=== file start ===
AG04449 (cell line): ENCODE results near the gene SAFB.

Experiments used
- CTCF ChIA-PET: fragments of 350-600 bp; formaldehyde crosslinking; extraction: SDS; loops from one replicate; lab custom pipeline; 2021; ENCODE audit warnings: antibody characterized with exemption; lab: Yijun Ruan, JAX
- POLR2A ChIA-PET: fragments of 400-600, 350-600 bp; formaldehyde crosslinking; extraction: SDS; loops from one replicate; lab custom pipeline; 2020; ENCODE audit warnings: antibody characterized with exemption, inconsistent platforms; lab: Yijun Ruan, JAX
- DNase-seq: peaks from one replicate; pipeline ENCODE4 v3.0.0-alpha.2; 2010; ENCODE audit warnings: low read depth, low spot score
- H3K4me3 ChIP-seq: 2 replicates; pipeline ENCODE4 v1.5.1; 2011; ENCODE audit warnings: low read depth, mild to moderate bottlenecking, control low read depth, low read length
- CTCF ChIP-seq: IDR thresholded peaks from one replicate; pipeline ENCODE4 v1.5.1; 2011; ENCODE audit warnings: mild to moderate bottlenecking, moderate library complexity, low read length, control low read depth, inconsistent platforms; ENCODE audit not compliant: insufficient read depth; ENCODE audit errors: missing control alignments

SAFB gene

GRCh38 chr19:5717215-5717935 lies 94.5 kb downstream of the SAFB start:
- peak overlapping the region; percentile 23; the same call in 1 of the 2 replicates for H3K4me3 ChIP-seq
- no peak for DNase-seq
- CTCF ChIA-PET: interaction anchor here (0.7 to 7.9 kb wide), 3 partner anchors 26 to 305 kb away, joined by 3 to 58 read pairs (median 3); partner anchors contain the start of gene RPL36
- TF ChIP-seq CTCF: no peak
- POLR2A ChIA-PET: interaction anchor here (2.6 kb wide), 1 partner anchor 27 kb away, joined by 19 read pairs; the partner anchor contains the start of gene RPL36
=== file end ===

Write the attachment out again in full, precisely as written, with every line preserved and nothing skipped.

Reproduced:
AG04449 (cell line): ENCODE results near the gene SAFB.

Experiments used
- CTCF ChIA-PET: fragments of 350-600 bp; formaldehyde crosslinking; extraction: SDS; loops from one replicate; lab custom pipeline; 2021; ENCODE audit warnings: antibody characterized with exemption; lab: Yijun Ruan, JAX
- POLR2A ChIA-PET: fragments of 400-600, 350-600 bp; formaldehyde crosslinking; extraction: SDS; loops from one replicate; lab custom pipeline; 2020; ENCODE audit warnings: antibody characterized with exemption, inconsistent platforms; lab: Yijun Ruan, JAX
- DNase-seq: peaks from one replicate; pipeline ENCODE4 v3.0.0-alpha.2; 2010; ENCODE audit warnings: low read depth, low spot score
- H3K4me3 ChIP-seq: 2 replicates; pipeline ENCODE4 v1.5.1; 2011; ENCODE audit warnings: low read depth, mild to moderate bottlenecking, control low read depth, low read length
- CTCF ChIP-seq: IDR thresholded peaks from one replicate; pipeline ENCODE4 v1.5.1; 2011; ENCODE audit warnings: mild to moderate bottlenecking, moderate library complexity, low read length, control low read depth, inconsistent platforms; ENCODE audit not compliant: insufficient read depth; ENCODE audit errors: missing control alignments

SAFB gene

GRCh38 chr19:5717215-5717935 lies 94.5 kb downstream of the SAFB start:
- peak overlapping the region; percentile 23; the same call in 1 of the 2 replicates for H3K4me3 ChIP-seq
- no peak for DNase-seq
- CTCF ChIA-PET: interaction anchor here (0.7 to 7.9 kb wide), 3 partner anchors 26 to 305 kb away, joined by 3 to 58 read pairs (median 3); partner anchors contain the start of gene RPL36
- TF ChIP-seq CTCF: no peak
- POLR2A ChIA-PET: interaction anchor here (2.6 kb wide), 1 partner anchor 27 kb away, joined by 19 read pairs; the partner anchor contains the start of gene RPL36